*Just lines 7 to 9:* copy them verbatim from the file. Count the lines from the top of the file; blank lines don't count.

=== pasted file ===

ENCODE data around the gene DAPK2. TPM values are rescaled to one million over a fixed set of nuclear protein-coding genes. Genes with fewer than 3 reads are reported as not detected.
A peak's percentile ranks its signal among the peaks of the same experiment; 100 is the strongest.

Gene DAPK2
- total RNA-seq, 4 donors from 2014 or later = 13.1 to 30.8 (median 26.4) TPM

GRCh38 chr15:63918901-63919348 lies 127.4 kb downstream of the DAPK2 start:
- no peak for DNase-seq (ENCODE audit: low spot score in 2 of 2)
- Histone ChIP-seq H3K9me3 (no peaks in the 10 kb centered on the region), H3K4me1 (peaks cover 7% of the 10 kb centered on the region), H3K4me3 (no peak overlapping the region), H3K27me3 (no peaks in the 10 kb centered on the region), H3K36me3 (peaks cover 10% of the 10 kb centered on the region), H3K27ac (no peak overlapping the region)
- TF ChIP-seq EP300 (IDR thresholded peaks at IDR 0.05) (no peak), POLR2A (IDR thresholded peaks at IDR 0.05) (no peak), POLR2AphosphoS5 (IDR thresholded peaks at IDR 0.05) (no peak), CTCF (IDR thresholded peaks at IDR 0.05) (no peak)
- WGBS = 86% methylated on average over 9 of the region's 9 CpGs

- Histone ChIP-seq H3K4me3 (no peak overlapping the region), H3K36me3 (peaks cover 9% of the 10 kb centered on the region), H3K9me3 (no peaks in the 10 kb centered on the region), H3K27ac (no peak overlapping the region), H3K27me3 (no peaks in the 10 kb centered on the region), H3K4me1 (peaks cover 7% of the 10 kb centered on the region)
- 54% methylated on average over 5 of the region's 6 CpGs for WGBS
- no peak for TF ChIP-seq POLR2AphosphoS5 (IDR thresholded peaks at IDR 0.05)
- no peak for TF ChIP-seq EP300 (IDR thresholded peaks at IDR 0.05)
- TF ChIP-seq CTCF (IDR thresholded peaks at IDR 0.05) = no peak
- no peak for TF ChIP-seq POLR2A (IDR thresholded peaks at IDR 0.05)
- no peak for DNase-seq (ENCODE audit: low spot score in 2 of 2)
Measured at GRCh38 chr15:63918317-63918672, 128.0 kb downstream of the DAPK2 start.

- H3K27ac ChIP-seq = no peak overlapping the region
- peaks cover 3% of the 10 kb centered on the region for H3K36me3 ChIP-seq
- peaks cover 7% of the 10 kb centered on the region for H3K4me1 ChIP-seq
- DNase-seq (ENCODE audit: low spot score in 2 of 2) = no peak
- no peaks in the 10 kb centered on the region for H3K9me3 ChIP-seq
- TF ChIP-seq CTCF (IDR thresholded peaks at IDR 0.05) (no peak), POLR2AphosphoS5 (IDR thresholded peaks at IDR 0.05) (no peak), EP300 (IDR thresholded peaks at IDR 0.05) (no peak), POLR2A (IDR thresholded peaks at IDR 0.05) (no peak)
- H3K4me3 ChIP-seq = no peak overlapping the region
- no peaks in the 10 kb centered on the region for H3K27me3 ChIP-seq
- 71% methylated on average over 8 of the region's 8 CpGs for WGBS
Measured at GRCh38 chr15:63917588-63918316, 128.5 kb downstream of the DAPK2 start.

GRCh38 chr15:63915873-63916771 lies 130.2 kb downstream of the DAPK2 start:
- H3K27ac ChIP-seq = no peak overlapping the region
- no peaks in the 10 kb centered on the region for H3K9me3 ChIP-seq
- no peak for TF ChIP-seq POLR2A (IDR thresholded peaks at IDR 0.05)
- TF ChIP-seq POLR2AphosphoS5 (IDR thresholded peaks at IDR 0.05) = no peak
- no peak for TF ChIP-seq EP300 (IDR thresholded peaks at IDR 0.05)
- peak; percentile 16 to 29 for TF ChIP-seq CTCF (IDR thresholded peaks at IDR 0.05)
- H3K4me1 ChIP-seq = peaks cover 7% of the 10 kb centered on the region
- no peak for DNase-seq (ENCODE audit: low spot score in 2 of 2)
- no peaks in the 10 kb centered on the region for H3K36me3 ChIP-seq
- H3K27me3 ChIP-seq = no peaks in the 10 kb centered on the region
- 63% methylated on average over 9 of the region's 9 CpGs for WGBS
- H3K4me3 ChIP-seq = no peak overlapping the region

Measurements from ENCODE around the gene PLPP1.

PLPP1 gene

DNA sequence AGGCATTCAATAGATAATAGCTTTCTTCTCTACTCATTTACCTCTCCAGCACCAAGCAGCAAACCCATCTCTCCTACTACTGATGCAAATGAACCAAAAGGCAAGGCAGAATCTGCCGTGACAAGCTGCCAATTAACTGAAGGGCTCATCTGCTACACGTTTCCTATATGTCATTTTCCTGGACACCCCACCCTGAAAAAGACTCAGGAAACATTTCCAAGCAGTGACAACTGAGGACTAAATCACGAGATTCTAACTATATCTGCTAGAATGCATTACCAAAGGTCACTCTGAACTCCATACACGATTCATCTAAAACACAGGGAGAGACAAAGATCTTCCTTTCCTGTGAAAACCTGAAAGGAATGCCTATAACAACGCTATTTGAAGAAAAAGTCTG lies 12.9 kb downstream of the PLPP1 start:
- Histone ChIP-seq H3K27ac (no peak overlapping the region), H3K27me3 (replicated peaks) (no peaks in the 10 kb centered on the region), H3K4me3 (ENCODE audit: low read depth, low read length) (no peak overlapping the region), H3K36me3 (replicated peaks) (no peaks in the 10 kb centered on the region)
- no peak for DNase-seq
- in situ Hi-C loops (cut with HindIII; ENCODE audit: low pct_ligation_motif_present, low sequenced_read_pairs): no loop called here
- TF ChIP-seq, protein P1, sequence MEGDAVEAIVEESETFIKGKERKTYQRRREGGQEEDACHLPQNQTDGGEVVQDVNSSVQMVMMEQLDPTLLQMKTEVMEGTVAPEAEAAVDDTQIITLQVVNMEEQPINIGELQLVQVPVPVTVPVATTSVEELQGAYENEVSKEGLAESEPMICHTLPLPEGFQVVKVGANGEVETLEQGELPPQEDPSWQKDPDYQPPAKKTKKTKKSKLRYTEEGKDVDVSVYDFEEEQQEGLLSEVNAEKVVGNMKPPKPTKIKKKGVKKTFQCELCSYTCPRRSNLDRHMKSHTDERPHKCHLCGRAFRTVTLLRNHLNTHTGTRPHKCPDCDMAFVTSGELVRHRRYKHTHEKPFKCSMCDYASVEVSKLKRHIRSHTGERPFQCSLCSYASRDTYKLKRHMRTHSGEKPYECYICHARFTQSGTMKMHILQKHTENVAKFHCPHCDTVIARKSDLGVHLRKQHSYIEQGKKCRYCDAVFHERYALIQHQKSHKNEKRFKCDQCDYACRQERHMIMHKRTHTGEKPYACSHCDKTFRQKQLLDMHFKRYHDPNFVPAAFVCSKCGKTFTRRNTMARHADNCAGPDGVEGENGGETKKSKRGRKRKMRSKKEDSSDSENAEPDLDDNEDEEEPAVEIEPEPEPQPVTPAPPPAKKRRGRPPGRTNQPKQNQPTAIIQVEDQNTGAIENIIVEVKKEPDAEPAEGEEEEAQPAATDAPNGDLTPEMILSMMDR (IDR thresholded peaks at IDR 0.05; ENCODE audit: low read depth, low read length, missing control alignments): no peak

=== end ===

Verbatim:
- Histone ChIP-seq H3K9me3 (no peaks in the 10 kb centered on the region), H3K4me1 (peaks cover 7% of the 10 kb centered on the region), H3K4me3 (no peak overlapping the region), H3K27me3 (no peaks in the 10 kb centered on the region), H3K36me3 (peaks cover 10% of the 10 kb centered on the region), H3K27ac (no peak overlapping the region)
- TF ChIP-seq EP300 (IDR thresholded peaks at IDR 0.05) (no peak), POLR2A (IDR thresholded peaks at IDR 0.05) (no peak), POLR2AphosphoS5 (IDR thresholded peaks at IDR 0.05) (no peak), CTCF (IDR thresholded peaks at IDR 0.05) (no peak)
- WGBS = 86% methylated on average over 9 of the region's 9 CpGs